Unlearning with Hannah Arendt

Unlearning with Hannah Arendt

Marie Luise Knott


Short-listed for the Tractatus Essay Prize, an exam of the cutting edge options Arendt used to accomplish highbrow freedom
 
After staring at the trial of Adolf Eichmann, Hannah Arendt articulated her debatable inspiration of the “banality of evil,” thereby posing some of the most chilling and divisive ethical questions of the 20 th century: How can genocidal acts be conducted via non-psychopathic humans? by way of revealing the whole complexity of the trial with reasoning that confounded triumphing attitudes, Arendt grew to become the item of critical and infrequently slanderous feedback, wasting a few of her closest neighbors in addition to being categorized a “self-hating Jew.”  And whereas her theories have endured to attract innumerable rivals, Arendt’s paintings continues to be a useful source for these looking higher perception into the extra problematical elements of human nature.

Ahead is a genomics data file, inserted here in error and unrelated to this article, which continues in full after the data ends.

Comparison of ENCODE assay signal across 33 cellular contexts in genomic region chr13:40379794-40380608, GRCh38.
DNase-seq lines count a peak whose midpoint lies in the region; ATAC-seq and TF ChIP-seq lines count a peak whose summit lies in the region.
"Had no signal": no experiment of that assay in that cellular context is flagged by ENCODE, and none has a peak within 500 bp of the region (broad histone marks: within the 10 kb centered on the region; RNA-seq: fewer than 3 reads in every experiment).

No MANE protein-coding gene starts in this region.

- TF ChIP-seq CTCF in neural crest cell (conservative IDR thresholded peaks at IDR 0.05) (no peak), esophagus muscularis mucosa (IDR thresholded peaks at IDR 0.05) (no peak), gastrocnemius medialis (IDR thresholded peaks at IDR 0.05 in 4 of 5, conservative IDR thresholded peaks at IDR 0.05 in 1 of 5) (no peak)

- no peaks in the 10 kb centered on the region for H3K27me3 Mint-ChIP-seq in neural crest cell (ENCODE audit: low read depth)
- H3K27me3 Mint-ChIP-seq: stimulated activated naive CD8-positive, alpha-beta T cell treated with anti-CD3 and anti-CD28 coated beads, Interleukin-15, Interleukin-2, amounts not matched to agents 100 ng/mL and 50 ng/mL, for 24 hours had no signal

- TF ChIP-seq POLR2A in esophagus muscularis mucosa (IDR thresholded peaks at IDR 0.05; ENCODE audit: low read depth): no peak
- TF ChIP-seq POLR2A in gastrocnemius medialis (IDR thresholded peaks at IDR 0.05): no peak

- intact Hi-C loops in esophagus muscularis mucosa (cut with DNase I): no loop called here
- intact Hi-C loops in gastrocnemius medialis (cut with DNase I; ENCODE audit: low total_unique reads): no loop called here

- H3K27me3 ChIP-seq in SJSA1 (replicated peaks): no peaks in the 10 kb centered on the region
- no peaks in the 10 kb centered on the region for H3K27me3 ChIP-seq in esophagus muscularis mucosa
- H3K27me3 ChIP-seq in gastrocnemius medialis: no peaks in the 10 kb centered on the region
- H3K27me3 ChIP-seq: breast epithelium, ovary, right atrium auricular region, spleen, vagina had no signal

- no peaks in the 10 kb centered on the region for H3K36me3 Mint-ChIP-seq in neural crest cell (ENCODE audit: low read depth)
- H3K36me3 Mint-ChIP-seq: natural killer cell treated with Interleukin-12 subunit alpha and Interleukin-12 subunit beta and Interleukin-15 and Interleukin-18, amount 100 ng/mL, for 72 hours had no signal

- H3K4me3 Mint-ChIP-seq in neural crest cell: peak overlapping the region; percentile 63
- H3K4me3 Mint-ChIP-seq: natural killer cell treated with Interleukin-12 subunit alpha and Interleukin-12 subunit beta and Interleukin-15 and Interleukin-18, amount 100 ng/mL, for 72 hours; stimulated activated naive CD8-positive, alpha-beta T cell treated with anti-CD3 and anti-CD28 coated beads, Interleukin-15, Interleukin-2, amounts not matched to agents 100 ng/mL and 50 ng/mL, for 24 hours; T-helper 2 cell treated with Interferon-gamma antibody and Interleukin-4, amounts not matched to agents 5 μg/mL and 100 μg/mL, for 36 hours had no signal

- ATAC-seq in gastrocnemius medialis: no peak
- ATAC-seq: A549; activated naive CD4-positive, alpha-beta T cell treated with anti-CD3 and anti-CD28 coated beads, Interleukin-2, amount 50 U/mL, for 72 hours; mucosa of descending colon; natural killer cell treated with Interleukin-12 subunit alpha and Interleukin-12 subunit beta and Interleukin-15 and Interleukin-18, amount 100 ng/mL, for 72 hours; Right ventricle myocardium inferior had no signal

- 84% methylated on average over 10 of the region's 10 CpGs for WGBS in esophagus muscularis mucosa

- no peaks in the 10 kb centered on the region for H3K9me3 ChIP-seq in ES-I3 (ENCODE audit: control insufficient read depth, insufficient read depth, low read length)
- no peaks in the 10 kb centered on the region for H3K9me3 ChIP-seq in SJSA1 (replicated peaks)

Anchoring its dialogue within the subject matters of translation, forgiveness, dramatization, or even laughter, Unlearning with Hannah Arendt explores the ways that this iconic political theorist “unlearned” well-known tendencies and patterns—both philosophical and cultural—to determine a theoretical praxis all her personal. via an research of the social context and highbrow influences—Karl Jaspers, Walter Benjamin, and Martin Heidegger—that assisted in shaping Arendt’s approach, Knott has shaped a traditionally engaged and incisive contribution to Arendt’s legacy.

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